And there are connections between this grand-scale violence of war and the small violences we inflict on one another every day. Long ago this congregation knew that. And so this church’s earliest members dedicated this place to peacemaking and declared it open and affirming for just such a time as that Mufffins meeting, so that when a man came, with a litany of doubts and questions, we could just answer, each one, “Yes. Welcome.” For as long as it takes him to be convinced. Because like peace begins to happen in the declaring of it, welcome happens in the speaking of it.  It goes beyond that, of course. But to begin, as we say it, we make it true.

We need to say it louder.

It is one thing to be a sanctuary. Right? – to be a safe space, a place of welcome. But is quite another thing to be a prophetic community. Sanctuaries, by their very nature, are quiet. And when people find their way to a sanctuary, then they can rest in it. And we all have days when we desperately need that rest.

But you and I know, from listening to the news of our world over the last six months, or the last six weeks, that there are those who never find their way to these quiet spaces of refuge and welcome. And we do them a terrible disservice if we sit smugly in our good news and do not speak it loudly.

If we decry the violence that has for so long plagued our world and defined our faith, but make no movement to tell a different story, this culture that lives and breathes violence will continue to search for its redemption in that bad, bad news.

But if we can say that war is over – our wars against those we share soil with and our wars against those half a world away – all of that, over – if we can say that God’s holiness is not determined by how many are excluded but by open embrace of all – if we can offer a creative vision of redemption to a yearning world, then we are faithful to our call to bring good news. And good news is meant for sharing. Loudly, and widely.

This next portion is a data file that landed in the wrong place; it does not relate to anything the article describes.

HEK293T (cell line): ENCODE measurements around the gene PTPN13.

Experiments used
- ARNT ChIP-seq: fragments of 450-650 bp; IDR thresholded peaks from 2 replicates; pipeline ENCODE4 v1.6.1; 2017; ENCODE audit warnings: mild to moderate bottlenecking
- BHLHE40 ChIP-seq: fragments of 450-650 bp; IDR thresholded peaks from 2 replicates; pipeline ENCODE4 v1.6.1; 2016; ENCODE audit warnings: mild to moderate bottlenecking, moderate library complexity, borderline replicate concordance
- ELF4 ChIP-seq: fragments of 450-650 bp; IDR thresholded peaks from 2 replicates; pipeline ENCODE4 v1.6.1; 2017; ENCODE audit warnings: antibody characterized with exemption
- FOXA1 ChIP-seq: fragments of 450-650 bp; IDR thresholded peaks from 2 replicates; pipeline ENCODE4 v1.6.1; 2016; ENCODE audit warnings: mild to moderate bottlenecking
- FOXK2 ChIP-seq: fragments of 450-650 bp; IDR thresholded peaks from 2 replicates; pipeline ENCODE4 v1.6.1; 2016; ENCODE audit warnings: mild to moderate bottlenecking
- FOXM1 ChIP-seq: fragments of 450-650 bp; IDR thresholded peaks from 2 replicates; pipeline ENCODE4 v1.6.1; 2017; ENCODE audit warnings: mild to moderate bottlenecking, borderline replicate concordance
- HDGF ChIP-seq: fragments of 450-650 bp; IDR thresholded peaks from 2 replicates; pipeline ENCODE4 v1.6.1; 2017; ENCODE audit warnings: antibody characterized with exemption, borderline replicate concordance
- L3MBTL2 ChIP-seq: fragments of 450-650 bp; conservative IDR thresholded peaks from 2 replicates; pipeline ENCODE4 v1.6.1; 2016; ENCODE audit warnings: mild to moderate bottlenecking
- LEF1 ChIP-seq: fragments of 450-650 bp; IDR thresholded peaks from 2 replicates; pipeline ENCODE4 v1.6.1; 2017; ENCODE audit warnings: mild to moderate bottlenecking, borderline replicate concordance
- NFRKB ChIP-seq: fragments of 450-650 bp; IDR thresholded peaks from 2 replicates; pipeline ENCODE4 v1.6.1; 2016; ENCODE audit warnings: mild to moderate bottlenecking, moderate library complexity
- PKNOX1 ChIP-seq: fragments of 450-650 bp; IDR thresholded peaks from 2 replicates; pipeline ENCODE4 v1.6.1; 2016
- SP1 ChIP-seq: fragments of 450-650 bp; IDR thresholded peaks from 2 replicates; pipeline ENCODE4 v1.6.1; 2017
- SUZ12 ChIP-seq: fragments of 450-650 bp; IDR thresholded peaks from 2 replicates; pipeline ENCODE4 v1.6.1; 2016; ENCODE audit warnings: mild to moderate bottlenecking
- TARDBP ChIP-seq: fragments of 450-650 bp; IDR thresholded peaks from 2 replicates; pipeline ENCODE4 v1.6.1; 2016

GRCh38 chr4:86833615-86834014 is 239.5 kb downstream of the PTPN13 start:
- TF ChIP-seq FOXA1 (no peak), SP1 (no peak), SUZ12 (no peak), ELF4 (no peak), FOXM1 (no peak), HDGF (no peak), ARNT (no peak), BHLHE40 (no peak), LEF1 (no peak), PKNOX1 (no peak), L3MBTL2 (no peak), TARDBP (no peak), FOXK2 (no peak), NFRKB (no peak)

Now we are God’s way of being in the world. And God’s being in the world is good news.

How will we tell it?

The Stories We Tell…

So they said to him, “What sign can you do, that we may see and believe in you? What can you do? Our ancestors ate manna in the desert, as Scripture says: ‘God gave them bread from heaven to eat.’”

So Jesus said to them, “The truth of the matter is, Moses hasn’t given you bread from heaven; But God gives you the true bread from heaven. For the bread of God is the one who comes down from heaven and gives life to the world.”

So they said to him, “Teacher, give us this bread always.”

Jesus said to them,”I am the bread of life; whoever comes to me will never hunger, and whoever believes in me will never thirst.” (John 6)


There are some stories that we tell often enough that they become central to who we are. Whether we mean for that to happen or not.

What are they, for you? For your family? In mine, one of them is that I’m a terrible cook. There’s lots of supporting evidence for this, but all of it is from about twenty years ago. Still, my family delights in retelling the stories, in making my mistakes come alive again, so that, however much things change, I will always, always be … a terrible cook. The stories are sort of funny, and they also make me feel sort of … stuck. There’s no getting out of that identity for me.

For a friend of mine, the story his family told about him – and to him – was much more damaging. They told him he would be healed. They told everyone who met him that he would be healed. They took him to church every Sunday, marched him down the center aisle during the hymn of invitation every Sunday, and as he knelt, the church passionately told stories of Jesus healing those whose bodies, like his, didn’t work quite right. And then eventually – when he was eleven, and it became clear that his cerebral palsy was going to stick around, that no amount of elders hands could anoint it away – eventually they started telling him that he didn’t believe strongly enough, that he didn’t pray fervently enough, that he didn’t hope faithfully enough. He left the church for fifteen years. Then he went to seminary to learn to tell different stories about Jesus. Or to tell the same stories, but differently. To try to make the healing stories not so harmful. To be able to hear them, in his own body, in all its glory and with all its limits.